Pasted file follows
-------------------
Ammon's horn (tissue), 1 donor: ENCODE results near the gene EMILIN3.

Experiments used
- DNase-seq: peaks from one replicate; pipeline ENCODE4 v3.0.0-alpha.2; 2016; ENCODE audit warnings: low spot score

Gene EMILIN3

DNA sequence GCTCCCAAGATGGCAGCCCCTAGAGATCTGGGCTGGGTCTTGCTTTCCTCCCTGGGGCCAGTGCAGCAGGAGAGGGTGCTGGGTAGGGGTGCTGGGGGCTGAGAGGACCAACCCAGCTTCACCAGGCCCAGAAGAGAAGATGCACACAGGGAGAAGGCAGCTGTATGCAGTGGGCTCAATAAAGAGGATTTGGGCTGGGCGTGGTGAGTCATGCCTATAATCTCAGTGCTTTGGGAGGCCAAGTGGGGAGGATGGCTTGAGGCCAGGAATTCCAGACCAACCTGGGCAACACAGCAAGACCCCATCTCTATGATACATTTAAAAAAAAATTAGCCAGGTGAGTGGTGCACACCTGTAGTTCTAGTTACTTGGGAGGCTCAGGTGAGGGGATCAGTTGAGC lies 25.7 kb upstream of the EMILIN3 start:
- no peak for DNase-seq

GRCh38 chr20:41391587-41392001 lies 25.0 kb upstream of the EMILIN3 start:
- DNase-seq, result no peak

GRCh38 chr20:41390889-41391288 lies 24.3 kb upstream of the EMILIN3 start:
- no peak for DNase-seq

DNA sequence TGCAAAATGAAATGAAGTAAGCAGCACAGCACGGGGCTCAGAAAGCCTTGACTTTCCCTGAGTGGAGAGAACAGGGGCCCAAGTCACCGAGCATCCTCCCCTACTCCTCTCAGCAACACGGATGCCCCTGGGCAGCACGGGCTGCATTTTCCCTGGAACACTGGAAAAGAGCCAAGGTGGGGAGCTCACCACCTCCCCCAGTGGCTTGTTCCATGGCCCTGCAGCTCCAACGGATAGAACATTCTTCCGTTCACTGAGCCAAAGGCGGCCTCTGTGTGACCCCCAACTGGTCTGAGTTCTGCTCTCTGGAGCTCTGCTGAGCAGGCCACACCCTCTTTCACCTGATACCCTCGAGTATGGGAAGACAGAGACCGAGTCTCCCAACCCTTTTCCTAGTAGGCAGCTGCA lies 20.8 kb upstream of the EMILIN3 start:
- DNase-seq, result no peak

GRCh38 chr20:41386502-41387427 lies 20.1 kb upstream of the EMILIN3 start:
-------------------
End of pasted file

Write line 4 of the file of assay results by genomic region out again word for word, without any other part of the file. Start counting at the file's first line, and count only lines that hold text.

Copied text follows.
Gene EMILIN3